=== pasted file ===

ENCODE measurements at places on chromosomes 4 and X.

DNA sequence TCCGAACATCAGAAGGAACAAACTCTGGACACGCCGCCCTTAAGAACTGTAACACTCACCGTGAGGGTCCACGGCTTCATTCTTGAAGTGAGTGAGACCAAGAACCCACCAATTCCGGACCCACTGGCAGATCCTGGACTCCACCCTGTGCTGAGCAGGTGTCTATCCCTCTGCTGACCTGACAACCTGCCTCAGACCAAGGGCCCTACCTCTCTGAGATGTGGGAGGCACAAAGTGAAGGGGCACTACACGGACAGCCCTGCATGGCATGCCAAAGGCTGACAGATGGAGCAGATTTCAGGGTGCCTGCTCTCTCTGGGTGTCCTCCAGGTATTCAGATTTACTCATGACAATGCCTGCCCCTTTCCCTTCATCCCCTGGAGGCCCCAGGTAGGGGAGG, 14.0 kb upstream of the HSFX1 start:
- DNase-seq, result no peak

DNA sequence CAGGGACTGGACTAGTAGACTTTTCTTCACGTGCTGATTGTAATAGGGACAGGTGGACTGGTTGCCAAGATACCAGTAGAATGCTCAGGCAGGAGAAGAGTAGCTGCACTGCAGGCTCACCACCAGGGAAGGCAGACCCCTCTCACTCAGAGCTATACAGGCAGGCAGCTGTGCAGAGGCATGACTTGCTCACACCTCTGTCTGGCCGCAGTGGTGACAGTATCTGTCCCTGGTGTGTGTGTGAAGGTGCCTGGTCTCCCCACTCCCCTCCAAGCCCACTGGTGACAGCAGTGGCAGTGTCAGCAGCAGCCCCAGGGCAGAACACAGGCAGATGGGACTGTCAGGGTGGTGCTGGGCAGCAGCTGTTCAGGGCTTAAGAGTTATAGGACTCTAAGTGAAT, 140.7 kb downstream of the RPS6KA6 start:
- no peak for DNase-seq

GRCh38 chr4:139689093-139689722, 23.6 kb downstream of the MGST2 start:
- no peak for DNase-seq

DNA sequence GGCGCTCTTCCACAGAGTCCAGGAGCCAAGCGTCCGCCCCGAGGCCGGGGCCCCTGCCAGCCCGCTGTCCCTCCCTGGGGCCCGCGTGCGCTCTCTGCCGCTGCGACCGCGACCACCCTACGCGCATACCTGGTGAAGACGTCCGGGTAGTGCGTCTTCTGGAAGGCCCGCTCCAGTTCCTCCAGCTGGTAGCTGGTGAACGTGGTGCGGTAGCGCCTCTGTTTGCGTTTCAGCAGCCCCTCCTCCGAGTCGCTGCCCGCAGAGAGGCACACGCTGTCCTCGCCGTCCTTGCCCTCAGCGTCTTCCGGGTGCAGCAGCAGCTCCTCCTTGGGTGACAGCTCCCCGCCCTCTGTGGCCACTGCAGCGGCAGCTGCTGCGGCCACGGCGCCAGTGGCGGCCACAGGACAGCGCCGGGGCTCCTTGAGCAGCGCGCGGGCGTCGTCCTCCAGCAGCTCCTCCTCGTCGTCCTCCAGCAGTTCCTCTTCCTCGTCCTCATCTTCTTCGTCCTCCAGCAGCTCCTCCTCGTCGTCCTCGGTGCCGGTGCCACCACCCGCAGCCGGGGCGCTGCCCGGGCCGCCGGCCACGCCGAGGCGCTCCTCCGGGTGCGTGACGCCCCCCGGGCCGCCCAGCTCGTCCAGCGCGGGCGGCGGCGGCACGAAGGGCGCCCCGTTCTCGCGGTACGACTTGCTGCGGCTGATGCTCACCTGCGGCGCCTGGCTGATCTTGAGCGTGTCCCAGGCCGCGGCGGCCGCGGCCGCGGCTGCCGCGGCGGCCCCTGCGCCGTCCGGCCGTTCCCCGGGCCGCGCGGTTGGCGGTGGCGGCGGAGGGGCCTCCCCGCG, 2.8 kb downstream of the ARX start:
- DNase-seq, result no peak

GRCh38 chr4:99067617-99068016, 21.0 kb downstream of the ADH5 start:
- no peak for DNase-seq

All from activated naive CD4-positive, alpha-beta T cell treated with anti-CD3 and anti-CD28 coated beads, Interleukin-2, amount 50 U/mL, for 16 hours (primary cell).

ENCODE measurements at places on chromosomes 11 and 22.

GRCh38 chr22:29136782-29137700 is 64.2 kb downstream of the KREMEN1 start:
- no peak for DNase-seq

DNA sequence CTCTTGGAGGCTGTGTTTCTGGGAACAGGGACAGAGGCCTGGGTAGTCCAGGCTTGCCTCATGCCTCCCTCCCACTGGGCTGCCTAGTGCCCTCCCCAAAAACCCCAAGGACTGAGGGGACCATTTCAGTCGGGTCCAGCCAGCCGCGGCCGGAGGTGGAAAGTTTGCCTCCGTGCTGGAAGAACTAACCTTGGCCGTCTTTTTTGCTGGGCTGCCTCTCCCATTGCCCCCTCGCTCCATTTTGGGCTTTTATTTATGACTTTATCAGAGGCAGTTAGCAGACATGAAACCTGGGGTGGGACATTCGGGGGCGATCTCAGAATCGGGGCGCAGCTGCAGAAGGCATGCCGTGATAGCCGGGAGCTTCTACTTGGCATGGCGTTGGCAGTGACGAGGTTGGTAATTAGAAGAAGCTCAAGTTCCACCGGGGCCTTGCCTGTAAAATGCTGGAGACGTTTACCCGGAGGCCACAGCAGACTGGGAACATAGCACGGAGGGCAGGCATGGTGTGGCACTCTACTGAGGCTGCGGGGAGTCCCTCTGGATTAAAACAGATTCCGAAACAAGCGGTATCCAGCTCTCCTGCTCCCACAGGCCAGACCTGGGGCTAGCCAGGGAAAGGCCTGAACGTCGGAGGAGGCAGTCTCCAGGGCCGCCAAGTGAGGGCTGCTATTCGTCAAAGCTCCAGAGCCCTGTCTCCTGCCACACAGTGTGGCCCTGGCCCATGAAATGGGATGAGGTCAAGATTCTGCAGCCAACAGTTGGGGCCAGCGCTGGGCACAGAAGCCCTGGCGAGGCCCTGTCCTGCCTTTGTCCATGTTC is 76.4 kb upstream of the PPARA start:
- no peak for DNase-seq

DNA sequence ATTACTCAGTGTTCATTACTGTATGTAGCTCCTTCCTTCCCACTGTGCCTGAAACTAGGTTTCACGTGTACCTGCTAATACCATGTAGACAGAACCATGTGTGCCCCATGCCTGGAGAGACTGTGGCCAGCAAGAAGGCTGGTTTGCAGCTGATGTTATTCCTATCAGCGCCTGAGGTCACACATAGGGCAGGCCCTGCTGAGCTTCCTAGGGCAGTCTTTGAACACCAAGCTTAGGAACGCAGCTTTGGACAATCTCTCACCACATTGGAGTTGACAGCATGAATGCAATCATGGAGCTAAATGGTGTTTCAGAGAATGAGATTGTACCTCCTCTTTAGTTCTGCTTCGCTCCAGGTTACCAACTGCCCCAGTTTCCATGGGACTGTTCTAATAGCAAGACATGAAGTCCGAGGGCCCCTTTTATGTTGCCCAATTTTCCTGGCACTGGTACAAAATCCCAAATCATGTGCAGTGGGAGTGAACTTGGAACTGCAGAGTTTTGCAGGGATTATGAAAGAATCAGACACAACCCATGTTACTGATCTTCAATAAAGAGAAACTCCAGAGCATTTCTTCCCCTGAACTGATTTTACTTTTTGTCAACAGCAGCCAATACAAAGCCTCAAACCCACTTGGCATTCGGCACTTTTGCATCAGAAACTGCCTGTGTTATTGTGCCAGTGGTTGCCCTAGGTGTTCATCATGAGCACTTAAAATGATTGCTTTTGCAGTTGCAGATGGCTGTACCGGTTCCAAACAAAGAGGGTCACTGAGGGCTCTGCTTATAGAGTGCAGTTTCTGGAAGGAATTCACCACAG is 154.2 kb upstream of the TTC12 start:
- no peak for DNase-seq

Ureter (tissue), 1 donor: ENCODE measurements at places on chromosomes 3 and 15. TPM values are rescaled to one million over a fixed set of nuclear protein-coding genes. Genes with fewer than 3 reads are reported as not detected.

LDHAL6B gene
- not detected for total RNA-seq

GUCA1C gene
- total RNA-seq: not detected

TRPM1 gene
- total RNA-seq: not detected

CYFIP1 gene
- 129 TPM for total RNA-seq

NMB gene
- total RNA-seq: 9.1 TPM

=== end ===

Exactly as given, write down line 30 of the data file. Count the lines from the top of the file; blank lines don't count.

- total RNA-seq: 9.1 TPM